What is the main idea in chapter one of Ida B. Wells-Barnett book The Red Record?
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The Red Record discusses the statistics and facts regarding the lynching of African Americans in the Southern region of the United States. In Chapter 1, Wells begins by delineating the treatment of African Americans after emancipation. While in slavery, these individuals, considered as property and therefore a kind of investment, were ensured their lives although treated as sub-humans. After slavery ended, these individuals were ruthlessly murdered. She quotes Fredric Douglas' analysis of the history of the barbaric treatment of Negroes in the South. She continues to describe the horrific circumstances of African Americans in the South and the murders that are taking place.
The last paragraph of the chapter explains that the following chapters will be a record of the events laid out in chapter 1. The following chapters aim to document lynchings using evidence gathered and accounts written by white men in the United States.
The purpose of the pages which follow shall be to give the record which has been made, not by colored men, but that which is the result of compilations made by white men, of reports sent over the civilized world by white men in the South. Out of their own mouths shall the murderers be condemned.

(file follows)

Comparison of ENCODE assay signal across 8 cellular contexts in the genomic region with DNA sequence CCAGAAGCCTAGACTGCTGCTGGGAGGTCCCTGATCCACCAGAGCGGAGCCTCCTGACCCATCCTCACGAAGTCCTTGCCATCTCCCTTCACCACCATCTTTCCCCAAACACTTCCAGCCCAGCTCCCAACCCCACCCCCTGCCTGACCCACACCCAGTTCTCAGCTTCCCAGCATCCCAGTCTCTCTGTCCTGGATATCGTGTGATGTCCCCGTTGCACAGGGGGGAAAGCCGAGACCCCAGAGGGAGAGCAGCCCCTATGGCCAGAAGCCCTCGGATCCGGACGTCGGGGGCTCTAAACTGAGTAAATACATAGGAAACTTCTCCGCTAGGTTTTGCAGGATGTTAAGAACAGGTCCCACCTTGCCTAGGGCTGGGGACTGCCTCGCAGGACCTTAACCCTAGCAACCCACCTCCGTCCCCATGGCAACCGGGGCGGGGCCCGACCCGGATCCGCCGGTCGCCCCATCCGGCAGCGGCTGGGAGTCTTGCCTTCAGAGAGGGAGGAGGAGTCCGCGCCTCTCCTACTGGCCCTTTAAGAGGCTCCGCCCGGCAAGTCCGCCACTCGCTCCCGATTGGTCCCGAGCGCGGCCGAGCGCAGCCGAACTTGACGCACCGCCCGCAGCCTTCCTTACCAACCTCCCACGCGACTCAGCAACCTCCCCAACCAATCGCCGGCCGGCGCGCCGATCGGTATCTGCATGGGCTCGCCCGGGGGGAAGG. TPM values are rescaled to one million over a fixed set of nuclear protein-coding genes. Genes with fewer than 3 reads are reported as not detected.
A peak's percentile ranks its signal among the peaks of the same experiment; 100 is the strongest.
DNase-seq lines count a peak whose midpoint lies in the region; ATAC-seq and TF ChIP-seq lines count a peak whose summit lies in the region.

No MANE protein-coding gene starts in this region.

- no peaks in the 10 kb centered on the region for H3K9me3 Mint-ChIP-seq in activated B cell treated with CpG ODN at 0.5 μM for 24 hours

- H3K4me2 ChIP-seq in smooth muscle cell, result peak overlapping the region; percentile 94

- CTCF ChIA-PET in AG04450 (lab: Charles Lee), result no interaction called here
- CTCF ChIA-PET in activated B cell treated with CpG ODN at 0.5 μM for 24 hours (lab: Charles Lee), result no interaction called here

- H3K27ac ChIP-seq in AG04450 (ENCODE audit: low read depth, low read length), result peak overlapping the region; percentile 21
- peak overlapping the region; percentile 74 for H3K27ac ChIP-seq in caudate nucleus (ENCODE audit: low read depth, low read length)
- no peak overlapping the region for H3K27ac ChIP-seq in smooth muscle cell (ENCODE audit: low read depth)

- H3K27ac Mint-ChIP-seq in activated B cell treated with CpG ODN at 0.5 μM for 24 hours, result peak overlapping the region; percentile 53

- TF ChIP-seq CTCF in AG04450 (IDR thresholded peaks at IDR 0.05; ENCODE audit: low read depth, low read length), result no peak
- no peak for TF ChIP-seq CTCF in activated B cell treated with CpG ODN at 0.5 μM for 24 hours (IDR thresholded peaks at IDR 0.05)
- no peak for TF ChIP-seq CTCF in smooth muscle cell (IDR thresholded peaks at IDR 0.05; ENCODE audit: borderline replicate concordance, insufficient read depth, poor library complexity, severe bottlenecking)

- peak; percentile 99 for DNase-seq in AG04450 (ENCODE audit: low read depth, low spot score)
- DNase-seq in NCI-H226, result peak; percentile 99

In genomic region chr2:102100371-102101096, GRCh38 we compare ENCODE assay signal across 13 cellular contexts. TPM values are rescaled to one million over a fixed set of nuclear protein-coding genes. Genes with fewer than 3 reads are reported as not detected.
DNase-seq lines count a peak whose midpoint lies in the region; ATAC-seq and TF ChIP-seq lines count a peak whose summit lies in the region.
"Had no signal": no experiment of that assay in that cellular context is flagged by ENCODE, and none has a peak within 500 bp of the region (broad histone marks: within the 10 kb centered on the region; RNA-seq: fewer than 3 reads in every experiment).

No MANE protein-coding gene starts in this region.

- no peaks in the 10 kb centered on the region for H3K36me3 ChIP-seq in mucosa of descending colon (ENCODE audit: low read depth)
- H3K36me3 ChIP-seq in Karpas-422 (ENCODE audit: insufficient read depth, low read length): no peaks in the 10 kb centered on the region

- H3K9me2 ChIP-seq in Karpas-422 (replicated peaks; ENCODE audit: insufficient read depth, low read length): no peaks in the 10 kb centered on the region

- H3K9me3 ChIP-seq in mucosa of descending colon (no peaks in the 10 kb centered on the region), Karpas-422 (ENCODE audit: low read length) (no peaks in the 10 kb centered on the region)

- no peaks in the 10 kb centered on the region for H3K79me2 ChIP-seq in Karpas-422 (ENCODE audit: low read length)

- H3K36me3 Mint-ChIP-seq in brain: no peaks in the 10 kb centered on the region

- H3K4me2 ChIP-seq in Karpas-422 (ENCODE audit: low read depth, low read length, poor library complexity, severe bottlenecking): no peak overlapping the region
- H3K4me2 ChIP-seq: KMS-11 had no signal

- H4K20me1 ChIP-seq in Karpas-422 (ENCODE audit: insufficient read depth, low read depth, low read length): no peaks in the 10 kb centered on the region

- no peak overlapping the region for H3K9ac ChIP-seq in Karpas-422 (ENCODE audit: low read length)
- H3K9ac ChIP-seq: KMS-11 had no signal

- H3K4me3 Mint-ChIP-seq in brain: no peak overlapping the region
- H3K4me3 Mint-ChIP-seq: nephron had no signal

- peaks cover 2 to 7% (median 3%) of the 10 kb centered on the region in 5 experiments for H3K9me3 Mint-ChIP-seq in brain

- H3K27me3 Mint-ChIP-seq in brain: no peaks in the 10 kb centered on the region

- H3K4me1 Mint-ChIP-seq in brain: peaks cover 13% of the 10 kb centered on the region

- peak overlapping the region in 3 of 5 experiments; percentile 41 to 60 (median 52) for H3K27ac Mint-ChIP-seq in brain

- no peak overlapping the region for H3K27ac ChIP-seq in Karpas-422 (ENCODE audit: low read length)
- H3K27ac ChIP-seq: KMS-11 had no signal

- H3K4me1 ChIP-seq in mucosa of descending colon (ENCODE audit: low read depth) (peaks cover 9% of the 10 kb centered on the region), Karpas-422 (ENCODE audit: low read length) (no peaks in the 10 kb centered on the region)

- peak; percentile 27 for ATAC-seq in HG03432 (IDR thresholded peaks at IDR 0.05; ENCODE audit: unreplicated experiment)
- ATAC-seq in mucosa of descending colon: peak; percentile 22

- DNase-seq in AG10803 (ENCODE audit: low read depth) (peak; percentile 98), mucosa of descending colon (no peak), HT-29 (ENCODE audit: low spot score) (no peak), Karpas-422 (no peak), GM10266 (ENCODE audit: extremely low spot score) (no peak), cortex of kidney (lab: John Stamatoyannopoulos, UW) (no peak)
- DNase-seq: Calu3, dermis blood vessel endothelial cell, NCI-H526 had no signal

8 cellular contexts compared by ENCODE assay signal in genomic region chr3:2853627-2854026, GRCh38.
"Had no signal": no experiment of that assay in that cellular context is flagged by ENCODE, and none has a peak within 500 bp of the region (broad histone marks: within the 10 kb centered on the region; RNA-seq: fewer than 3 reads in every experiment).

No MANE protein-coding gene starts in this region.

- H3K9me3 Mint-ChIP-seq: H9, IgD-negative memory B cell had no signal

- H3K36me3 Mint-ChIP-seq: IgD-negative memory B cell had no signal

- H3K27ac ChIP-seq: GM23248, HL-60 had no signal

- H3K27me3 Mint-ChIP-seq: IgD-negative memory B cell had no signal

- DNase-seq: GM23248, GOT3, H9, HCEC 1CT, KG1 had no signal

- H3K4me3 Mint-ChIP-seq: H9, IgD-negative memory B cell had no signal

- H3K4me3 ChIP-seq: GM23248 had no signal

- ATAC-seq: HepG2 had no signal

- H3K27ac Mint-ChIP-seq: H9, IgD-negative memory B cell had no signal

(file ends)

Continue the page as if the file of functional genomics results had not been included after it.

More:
The main point within Chapter 1 is then that the circumstances of African Americans within the United States had not improved since the emancipation of slaves. Rather, African Americans were being faced with even greater cruelty, often brutally murdered. In this sense Wells aims to highlight/ bring attention to a shocking and disturbing human rights issue in the South.
The main idea of Chapter 1: THE CASE STATED is the setting forth of the conditions of the "system of anarchy and outlawry" that was markedly entered into in the United States beginning in the year 1894.
This anarchy and outlawry is specifically the crimes of white Southern men against the freed Southern slaves, no longer slaves after the Congressional legalization of complete freedom, followed by enfranchisement (authorization to vote in local, state and federal elections). Specifics of these crimes are murders, including lynchings, and torture, "whipped, scourged, exiled, shot and hung," and disappropriation of property.
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